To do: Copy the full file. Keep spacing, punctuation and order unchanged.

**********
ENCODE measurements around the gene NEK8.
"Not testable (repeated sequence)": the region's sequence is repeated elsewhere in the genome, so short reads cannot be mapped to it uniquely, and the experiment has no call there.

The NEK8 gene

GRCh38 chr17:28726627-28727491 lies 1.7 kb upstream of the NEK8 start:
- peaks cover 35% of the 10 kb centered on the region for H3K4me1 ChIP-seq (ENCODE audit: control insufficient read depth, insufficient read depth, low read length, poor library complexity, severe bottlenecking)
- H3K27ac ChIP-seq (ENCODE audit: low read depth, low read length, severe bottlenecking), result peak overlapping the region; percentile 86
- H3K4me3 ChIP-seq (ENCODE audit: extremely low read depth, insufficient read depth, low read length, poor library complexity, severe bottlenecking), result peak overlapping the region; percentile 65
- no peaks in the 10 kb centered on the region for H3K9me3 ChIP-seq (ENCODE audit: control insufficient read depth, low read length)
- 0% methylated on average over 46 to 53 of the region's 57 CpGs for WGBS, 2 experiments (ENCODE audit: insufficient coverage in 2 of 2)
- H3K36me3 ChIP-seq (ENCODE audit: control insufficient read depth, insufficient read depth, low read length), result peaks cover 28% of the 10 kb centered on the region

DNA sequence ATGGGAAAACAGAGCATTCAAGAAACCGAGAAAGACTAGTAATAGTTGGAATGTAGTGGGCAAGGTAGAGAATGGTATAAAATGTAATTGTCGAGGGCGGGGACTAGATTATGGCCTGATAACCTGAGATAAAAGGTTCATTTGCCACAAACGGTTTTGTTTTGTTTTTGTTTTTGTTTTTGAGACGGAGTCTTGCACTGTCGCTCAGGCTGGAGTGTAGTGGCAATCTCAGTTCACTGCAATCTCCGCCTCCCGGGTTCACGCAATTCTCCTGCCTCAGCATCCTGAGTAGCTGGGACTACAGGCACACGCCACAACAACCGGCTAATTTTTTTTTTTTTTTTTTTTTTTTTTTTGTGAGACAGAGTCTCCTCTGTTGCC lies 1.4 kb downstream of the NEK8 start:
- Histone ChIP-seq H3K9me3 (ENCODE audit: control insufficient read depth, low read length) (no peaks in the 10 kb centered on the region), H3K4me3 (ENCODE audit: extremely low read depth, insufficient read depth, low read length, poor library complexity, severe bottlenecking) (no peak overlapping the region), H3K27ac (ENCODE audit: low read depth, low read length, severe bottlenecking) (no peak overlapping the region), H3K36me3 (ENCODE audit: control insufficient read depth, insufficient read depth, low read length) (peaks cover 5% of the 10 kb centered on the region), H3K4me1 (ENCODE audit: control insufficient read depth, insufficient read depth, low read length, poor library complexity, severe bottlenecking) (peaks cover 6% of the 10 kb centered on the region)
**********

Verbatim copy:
ENCODE measurements around the gene NEK8.
"Not testable (repeated sequence)": the region's sequence is repeated elsewhere in the genome, so short reads cannot be mapped to it uniquely, and the experiment has no call there.

The NEK8 gene

GRCh38 chr17:28726627-28727491 lies 1.7 kb upstream of the NEK8 start:
- peaks cover 35% of the 10 kb centered on the region for H3K4me1 ChIP-seq (ENCODE audit: control insufficient read depth, insufficient read depth, low read length, poor library complexity, severe bottlenecking)
- H3K27ac ChIP-seq (ENCODE audit: low read depth, low read length, severe bottlenecking), result peak overlapping the region; percentile 86
- H3K4me3 ChIP-seq (ENCODE audit: extremely low read depth, insufficient read depth, low read length, poor library complexity, severe bottlenecking), result peak overlapping the region; percentile 65
- no peaks in the 10 kb centered on the region for H3K9me3 ChIP-seq (ENCODE audit: control insufficient read depth, low read length)
- 0% methylated on average over 46 to 53 of the region's 57 CpGs for WGBS, 2 experiments (ENCODE audit: insufficient coverage in 2 of 2)
- H3K36me3 ChIP-seq (ENCODE audit: control insufficient read depth, insufficient read depth, low read length), result peaks cover 28% of the 10 kb centered on the region

DNA sequence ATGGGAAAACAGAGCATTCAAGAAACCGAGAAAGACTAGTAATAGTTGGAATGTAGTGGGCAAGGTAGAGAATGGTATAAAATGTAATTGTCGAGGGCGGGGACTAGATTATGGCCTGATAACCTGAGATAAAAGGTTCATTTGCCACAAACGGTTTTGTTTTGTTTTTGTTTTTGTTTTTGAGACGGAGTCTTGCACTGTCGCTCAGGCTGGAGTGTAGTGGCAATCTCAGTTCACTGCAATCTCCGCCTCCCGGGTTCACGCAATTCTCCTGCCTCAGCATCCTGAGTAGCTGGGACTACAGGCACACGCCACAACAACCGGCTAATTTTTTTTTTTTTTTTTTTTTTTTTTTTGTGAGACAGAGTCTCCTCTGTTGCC lies 1.4 kb downstream of the NEK8 start:
- Histone ChIP-seq H3K9me3 (ENCODE audit: control insufficient read depth, low read length) (no peaks in the 10 kb centered on the region), H3K4me3 (ENCODE audit: extremely low read depth, insufficient read depth, low read length, poor library complexity, severe bottlenecking) (no peak overlapping the region), H3K27ac (ENCODE audit: low read depth, low read length, severe bottlenecking) (no peak overlapping the region), H3K36me3 (ENCODE audit: control insufficient read depth, insufficient read depth, low read length) (peaks cover 5% of the 10 kb centered on the region), H3K4me1 (ENCODE audit: control insufficient read depth, insufficient read depth, low read length, poor library complexity, severe bottlenecking) (peaks cover 6% of the 10 kb centered on the region)